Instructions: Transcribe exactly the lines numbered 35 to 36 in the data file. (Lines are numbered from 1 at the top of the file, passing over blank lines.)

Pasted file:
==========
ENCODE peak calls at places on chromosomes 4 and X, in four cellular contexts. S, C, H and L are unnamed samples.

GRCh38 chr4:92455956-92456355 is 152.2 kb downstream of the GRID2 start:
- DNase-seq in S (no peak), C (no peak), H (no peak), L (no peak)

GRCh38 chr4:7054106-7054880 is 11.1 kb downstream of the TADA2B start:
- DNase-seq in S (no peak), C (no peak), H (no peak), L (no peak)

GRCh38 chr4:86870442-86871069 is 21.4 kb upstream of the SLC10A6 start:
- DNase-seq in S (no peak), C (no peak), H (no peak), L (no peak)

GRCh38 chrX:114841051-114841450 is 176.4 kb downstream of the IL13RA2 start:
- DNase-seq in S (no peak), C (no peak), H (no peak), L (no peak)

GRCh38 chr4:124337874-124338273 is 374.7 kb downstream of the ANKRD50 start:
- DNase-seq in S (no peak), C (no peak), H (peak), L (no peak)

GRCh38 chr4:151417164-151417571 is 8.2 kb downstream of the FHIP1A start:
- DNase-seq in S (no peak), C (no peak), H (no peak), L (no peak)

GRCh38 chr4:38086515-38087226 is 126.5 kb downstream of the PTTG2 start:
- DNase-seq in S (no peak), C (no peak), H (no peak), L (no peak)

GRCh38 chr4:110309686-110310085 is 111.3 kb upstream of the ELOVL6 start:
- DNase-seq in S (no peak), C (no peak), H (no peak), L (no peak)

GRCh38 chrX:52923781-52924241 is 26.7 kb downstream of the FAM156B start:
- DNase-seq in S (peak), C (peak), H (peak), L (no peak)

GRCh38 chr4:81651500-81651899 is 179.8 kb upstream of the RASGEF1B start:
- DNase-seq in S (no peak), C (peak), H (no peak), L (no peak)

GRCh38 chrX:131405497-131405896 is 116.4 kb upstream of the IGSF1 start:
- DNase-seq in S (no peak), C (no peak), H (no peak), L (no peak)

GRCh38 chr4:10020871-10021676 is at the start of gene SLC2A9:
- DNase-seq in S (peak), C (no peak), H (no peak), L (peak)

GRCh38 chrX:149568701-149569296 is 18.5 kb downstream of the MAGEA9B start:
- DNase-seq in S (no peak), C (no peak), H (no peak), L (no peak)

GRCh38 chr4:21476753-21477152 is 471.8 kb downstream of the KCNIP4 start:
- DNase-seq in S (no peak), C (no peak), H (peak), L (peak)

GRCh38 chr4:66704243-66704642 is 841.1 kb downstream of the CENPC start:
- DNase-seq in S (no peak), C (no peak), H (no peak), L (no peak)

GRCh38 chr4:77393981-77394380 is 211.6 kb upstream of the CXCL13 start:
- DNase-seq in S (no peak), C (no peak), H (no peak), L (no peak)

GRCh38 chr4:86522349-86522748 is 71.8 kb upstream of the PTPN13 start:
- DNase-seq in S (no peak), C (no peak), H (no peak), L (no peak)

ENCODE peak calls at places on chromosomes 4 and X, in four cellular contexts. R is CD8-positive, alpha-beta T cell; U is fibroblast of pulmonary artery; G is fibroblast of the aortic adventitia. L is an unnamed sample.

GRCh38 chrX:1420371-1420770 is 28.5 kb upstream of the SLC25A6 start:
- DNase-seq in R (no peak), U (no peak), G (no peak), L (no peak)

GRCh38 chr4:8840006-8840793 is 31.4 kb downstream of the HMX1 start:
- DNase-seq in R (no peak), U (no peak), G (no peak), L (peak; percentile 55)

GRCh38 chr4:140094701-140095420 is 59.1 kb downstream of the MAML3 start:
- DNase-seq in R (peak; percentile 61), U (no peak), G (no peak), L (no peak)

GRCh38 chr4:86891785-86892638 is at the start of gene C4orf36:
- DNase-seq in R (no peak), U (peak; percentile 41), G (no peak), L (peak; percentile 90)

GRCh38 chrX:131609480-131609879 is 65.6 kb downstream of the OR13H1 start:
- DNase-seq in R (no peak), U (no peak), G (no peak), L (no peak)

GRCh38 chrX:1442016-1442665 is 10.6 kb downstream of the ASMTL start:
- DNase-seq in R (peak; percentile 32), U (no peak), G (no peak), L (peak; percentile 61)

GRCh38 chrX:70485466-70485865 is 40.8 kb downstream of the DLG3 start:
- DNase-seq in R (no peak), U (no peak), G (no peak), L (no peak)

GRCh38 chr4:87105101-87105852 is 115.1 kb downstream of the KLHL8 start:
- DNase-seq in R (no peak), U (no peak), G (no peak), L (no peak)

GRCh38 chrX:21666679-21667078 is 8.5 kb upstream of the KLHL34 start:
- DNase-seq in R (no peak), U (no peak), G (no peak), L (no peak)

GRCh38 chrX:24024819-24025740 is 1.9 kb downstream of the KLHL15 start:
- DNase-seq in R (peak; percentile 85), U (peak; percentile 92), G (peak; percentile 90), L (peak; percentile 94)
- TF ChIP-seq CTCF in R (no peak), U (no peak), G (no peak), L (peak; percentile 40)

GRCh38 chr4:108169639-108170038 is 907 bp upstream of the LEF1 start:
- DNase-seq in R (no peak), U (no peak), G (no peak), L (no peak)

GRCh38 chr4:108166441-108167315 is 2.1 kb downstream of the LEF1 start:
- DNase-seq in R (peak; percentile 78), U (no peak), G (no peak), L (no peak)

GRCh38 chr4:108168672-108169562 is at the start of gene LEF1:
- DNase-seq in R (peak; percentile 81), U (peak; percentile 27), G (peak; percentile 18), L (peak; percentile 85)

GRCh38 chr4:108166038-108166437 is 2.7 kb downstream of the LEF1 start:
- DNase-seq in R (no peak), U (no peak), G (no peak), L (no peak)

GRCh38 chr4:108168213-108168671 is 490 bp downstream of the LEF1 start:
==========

- DNase-seq in S (no peak), C (no peak), H (no peak), L (no peak)

ENCODE peak calls at places on chromosomes 4 and X, in four cellular contexts. R is CD8-positive, alpha-beta T cell; U is fibroblast of pulmonary artery; G is fibroblast of the aortic adventitia. L is an unnamed sample.